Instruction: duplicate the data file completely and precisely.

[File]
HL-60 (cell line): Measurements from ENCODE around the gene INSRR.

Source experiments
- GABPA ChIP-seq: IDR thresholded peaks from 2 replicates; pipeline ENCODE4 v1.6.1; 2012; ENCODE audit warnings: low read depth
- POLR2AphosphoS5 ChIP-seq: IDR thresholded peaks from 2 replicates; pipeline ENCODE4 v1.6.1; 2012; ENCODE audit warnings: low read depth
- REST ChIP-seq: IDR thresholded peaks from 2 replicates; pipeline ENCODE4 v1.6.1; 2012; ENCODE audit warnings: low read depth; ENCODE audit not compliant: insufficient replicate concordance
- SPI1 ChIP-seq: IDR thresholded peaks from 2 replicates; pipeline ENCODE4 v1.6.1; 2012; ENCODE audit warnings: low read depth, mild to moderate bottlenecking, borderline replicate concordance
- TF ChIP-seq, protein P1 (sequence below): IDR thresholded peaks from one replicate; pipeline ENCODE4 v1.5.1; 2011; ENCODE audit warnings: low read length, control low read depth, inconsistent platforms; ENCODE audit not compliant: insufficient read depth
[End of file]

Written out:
HL-60 (cell line): Measurements from ENCODE around the gene INSRR.

Source experiments
- GABPA ChIP-seq: IDR thresholded peaks from 2 replicates; pipeline ENCODE4 v1.6.1; 2012; ENCODE audit warnings: low read depth
- POLR2AphosphoS5 ChIP-seq: IDR thresholded peaks from 2 replicates; pipeline ENCODE4 v1.6.1; 2012; ENCODE audit warnings: low read depth
- REST ChIP-seq: IDR thresholded peaks from 2 replicates; pipeline ENCODE4 v1.6.1; 2012; ENCODE audit warnings: low read depth; ENCODE audit not compliant: insufficient replicate concordance
- SPI1 ChIP-seq: IDR thresholded peaks from 2 replicates; pipeline ENCODE4 v1.6.1; 2012; ENCODE audit warnings: low read depth, mild to moderate bottlenecking, borderline replicate concordance
- TF ChIP-seq, protein P1 (sequence below): IDR thresholded peaks from one replicate; pipeline ENCODE4 v1.5.1; 2011; ENCODE audit warnings: low read length, control low read depth, inconsistent platforms; ENCODE audit not compliant: insufficient read depth